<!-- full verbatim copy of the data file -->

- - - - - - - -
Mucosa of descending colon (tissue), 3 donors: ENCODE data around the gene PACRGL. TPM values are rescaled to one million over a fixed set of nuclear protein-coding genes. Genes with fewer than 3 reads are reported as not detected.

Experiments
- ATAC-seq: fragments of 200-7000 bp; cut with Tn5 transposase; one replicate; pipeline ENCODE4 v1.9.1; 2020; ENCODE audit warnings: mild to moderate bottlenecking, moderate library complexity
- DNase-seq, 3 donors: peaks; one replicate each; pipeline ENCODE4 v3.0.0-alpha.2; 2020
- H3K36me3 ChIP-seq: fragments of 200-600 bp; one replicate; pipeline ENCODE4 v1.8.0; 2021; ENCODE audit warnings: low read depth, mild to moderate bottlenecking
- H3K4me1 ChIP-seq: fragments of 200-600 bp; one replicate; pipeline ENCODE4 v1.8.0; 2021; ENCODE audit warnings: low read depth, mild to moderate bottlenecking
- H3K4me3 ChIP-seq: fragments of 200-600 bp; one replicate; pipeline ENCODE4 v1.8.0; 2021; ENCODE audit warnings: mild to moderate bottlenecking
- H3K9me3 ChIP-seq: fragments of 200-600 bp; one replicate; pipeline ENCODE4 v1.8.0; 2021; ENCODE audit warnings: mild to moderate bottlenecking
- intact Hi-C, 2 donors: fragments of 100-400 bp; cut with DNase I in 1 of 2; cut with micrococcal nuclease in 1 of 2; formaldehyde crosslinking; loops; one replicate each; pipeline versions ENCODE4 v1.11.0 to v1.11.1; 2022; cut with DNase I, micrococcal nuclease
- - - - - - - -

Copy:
Mucosa of descending colon (tissue), 3 donors: ENCODE data around the gene PACRGL. TPM values are rescaled to one million over a fixed set of nuclear protein-coding genes. Genes with fewer than 3 reads are reported as not detected.

Experiments
- ATAC-seq: fragments of 200-7000 bp; cut with Tn5 transposase; one replicate; pipeline ENCODE4 v1.9.1; 2020; ENCODE audit warnings: mild to moderate bottlenecking, moderate library complexity
- DNase-seq, 3 donors: peaks; one replicate each; pipeline ENCODE4 v3.0.0-alpha.2; 2020
- H3K36me3 ChIP-seq: fragments of 200-600 bp; one replicate; pipeline ENCODE4 v1.8.0; 2021; ENCODE audit warnings: low read depth, mild to moderate bottlenecking
- H3K4me1 ChIP-seq: fragments of 200-600 bp; one replicate; pipeline ENCODE4 v1.8.0; 2021; ENCODE audit warnings: low read depth, mild to moderate bottlenecking
- H3K4me3 ChIP-seq: fragments of 200-600 bp; one replicate; pipeline ENCODE4 v1.8.0; 2021; ENCODE audit warnings: mild to moderate bottlenecking
- H3K9me3 ChIP-seq: fragments of 200-600 bp; one replicate; pipeline ENCODE4 v1.8.0; 2021; ENCODE audit warnings: mild to moderate bottlenecking
- intact Hi-C, 2 donors: fragments of 100-400 bp; cut with DNase I in 1 of 2; cut with micrococcal nuclease in 1 of 2; formaldehyde crosslinking; loops; one replicate each; pipeline versions ENCODE4 v1.11.0 to v1.11.1; 2022; cut with DNase I, micrococcal nuclease